Monthly Archives: March 2020

A Spring Time Affair – Katie Fforde

A Springtime Affair – Katie Fforde

I have read all of Katie Fforde’s books and I think they are just what we need right now – global pandemic and a lockdown – fun with a happy ending.

Here is the blurb …

It’s the season of new beginnings for Helena and Gilly.

Gilly runs her own B&B business from her much-loved family home, which she doesn’t want to part with – at any price.

But that’s before she meets handsome estate agent Leo, and soon she begins to wonder whether selling up might not be such a bad idea after all.

Meanwhile Gilly’s daughter Helena has a budding romance of her own. A talented weaver, she’s becoming very close to her new landlord, Jago, who’s offered to help her at an upcoming craft fair.

It’s what friends do, and they are just friends. Aren’t they?

With spring in full bloom, Helena and Gilly begin to ask themselves the same question:

Might their new loves lead to happily ever after?

I’m giving this one 4/5.

Another review

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Filed under 4, Fiction - Light, Recommended

The Game of Kings – Dorothy Dunnett

The Game of Kings – Dorothy Dunnett

I first heard about this series at Cornflower Books and decided to listen to the Audible version.

Here is the Wikipedia summary

Living mostly by his wits and his sword-arm in 16th-century Scotland, Francis Crawford of Lymond is a charismatic figure: polyglot scholar, soldier, musician, master of disguises, nobleman—and accused outlaw. After five years in exile, Lymond has recently returned to Scotland, in defiance of Scottish charges against him for pro-English treason and murder. He has assembled a band of mercenaries and ruffians who follow his ruthless leadership. The reader gradually learns that Lymond has returned with the goal of proving his innocence and restoring his name. To do so, he must find the man who framed him and condemned him to two years as a French galley slave before he managed to escape. His family, the Crawfords, also cannot avoid becoming entangled in the complex politics between England and Scotland, including the Anglo-Scottish wars, Scotland’s alliance with France, and skirmishes in the Borders region.

The novel is constructed as an intricate mystery, punctuated by set pieces of adventure, high comedy, and intense drama. Will Lymond prove himself innocent, die in the attempt, or be captured and hanged? Moreover, who is Lymond, and what are his motives and his true relationships with the other characters? Lymond leaves no one indifferent to him: some of the key characters—such as Richard Crawford, third Baron Culter and Lymond’s older brother, and Margaret Douglas, Countess of Lennox—are one-time friends or intimates who become his mortal enemies. Betrayals and double-crosses, both potential and actual, abound. The pieces of the mystery only fit together late in the story as revelations at a trial.

A number of historical persons appear in the novel, many as important characters. They include members of the Scott clan including Sir Walter Scott of Buccleuch, his wife, Janet Beaton, and his son William Scott of Kincurd, who becomes Lymond’s second-in-command in his band of outlaws; Mary of Guise, the Queen Dowager of Scotland and her young daughter, Mary, Queen of Scots; and members of the Douglas family including Archibald Douglas, 6th Earl of Angus, his brother Sir George Douglas, his daughter Margaret Douglas, Countess of Lennox (niece of Henry VIII), and Margaret’s husband Matthew Stewart, 4th Earl of Lennox, a potential claimant to the Scottish throne if the young Mary, Queen of Scots, died. The English military leaders responsible for prosecuting the war of The Rough Wooing, Sir William Grey and Lord Thomas Wharton, also have prominent, and often comedic, roles.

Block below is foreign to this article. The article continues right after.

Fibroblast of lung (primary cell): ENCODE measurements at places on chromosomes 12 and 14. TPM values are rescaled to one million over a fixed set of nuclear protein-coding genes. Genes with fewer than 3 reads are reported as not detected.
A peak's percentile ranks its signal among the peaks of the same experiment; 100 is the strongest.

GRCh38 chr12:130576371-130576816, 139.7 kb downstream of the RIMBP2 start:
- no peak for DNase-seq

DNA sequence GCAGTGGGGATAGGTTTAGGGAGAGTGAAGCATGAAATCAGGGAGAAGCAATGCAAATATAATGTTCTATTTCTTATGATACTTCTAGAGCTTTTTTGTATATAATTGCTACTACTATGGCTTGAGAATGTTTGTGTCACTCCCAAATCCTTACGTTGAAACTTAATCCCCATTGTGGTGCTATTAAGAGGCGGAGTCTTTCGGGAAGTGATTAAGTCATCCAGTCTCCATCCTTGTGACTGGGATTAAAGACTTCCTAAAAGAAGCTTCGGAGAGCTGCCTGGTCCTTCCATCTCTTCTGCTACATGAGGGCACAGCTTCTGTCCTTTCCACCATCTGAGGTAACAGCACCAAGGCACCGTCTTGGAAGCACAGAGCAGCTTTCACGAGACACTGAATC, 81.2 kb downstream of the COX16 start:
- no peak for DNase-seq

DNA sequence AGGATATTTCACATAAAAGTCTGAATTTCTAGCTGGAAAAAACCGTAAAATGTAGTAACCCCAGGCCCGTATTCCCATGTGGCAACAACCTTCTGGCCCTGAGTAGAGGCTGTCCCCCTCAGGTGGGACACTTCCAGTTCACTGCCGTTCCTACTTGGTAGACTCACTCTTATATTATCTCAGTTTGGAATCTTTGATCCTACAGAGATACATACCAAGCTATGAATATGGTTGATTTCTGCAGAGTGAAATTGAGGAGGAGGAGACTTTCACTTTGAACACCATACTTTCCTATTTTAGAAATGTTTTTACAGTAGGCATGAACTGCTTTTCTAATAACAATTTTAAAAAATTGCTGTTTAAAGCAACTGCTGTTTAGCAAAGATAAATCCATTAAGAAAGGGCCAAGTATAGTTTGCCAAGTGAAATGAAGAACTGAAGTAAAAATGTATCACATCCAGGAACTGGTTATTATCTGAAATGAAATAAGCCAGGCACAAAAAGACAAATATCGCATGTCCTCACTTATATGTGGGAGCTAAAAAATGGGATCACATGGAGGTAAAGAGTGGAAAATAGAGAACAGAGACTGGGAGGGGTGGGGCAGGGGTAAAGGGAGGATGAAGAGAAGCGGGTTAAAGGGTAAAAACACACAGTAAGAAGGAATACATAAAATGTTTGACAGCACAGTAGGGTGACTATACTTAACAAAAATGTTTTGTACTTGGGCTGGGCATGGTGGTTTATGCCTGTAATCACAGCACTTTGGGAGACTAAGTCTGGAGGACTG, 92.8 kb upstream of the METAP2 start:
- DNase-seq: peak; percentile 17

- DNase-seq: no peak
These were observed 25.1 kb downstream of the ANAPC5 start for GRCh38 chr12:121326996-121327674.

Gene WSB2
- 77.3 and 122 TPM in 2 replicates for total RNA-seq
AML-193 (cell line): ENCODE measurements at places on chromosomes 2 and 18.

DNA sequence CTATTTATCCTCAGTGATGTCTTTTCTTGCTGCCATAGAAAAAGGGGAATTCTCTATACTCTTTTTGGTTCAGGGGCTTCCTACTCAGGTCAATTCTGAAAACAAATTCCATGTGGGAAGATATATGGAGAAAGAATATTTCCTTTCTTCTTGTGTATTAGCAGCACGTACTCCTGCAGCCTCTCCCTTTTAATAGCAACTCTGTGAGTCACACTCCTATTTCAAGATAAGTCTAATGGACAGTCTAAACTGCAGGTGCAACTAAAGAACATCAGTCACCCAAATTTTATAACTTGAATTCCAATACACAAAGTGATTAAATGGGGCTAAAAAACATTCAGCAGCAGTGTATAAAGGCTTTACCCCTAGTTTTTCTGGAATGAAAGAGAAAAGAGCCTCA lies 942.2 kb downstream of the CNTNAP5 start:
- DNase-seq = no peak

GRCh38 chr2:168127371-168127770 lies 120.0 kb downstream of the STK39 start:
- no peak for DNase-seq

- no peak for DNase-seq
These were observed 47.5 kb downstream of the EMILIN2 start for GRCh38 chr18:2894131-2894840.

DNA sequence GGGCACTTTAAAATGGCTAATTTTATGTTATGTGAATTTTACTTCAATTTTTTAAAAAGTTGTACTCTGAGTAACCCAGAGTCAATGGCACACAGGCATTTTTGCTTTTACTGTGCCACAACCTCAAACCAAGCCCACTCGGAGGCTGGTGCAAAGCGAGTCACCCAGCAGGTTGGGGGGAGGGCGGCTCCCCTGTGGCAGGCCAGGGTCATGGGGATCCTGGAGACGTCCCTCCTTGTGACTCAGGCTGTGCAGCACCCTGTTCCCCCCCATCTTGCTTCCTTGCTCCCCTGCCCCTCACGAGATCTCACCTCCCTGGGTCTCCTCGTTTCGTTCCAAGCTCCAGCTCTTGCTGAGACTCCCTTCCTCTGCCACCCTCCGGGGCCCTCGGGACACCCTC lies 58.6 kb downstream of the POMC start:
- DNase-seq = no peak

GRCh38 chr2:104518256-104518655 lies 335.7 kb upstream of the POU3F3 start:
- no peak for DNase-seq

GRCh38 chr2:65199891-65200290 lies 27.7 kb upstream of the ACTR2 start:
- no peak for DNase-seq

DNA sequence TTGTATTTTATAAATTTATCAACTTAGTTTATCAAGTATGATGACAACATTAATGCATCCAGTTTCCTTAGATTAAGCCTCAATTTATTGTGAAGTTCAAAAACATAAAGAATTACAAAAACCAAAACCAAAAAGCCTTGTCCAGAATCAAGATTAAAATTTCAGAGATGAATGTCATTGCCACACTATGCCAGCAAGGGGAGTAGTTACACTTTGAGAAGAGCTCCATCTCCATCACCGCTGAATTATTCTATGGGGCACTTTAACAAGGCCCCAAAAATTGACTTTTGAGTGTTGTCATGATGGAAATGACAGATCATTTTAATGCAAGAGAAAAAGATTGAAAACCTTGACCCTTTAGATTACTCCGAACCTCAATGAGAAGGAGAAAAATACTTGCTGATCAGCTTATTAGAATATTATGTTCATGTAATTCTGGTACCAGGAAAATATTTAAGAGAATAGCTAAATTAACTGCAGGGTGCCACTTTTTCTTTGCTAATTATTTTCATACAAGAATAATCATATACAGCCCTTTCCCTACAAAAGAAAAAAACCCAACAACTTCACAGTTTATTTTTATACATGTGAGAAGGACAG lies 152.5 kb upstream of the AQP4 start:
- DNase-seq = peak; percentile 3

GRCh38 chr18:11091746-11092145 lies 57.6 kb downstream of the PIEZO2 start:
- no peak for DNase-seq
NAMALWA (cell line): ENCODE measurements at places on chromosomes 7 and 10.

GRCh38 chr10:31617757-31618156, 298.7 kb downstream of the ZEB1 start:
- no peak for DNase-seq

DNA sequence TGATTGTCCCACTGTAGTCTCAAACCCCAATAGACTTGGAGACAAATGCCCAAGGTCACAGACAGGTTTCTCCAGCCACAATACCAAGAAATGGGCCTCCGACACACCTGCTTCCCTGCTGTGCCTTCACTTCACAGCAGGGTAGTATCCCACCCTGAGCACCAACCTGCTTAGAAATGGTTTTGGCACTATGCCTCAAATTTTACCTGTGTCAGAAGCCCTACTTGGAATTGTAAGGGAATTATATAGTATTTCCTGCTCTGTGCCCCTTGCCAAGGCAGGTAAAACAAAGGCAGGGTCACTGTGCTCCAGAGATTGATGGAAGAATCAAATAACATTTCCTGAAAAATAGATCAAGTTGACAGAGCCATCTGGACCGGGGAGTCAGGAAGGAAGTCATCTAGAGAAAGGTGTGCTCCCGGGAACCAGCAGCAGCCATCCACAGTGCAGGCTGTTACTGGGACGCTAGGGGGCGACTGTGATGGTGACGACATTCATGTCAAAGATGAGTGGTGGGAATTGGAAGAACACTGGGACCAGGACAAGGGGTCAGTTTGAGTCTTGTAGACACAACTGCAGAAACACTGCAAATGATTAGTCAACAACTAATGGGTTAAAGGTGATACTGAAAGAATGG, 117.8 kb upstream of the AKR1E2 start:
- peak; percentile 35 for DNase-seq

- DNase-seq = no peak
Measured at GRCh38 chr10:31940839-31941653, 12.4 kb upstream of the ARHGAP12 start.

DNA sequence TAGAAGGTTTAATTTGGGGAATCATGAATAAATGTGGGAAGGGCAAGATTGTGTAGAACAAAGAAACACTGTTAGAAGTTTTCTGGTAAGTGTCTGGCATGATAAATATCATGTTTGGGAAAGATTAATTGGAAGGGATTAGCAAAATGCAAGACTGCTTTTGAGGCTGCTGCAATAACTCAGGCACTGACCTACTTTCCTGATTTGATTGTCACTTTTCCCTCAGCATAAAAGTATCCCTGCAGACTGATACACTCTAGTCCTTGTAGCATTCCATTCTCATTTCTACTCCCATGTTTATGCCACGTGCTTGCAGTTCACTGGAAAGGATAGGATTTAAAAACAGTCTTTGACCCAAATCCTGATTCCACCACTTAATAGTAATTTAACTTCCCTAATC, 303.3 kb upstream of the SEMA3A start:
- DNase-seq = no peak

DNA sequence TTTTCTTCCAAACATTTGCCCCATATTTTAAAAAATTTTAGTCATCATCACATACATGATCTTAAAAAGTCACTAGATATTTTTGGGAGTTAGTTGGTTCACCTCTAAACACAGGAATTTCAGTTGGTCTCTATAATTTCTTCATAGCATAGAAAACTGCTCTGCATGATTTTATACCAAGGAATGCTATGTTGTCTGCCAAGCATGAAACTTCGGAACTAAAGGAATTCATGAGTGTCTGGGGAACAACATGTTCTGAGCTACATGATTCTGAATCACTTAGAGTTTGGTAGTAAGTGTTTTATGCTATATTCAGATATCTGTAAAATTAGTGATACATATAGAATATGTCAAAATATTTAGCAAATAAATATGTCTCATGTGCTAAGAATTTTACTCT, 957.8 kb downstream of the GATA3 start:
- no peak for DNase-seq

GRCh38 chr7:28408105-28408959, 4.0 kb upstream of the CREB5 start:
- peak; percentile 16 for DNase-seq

I really enjoyed it and will definitely read/listen to more in the series. 4/5

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Filed under 4, Historical Fiction

A Common Loss – Kristen Tranter

A Common Loss – Kristen Tranter

Years ago I read The Legacy – and enjoyed it, so when I saw this at a library sale I purchased it. It then took me three years to get around to reading it.

Here’s the blurb

From the critically acclaimed author of The Legacy comes a riveting new novel about a group of friends whose longtime tensions and rivalries are suddenly exposed after one of them dies suddenly.

A WASHINGTON SQUARE PRESS PAPERBACK ORIGINAL THEY WERE ORIGINALLY FIVE.

Elliot. Brian. Tallis. Cameron. And Dylan—charismatic Dylan—the mediator, the man each one turned to in a time of crisis. Five close friends, bonded in college, still coming together for their annual trip to Las Vegas. This year they are four. Four friends, sharing a common loss: Dylan’s tragic death. A common loss that, upon their arrival in Vegas, will bring with it a common threat: one that will make them question who their departed friend really was, and whether he was ever worthy of their grief.

“Brimming with blackmail and deception” and “laced with simmering emotional tension” (Australian Bookseller & Publisher), A Common Loss is a hypnotic tale from an exciting new voice in literary fiction.

I enjoyed this one too – although it did take me awhile to realise the narrator was a man. 3/5

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Filed under 3, Fiction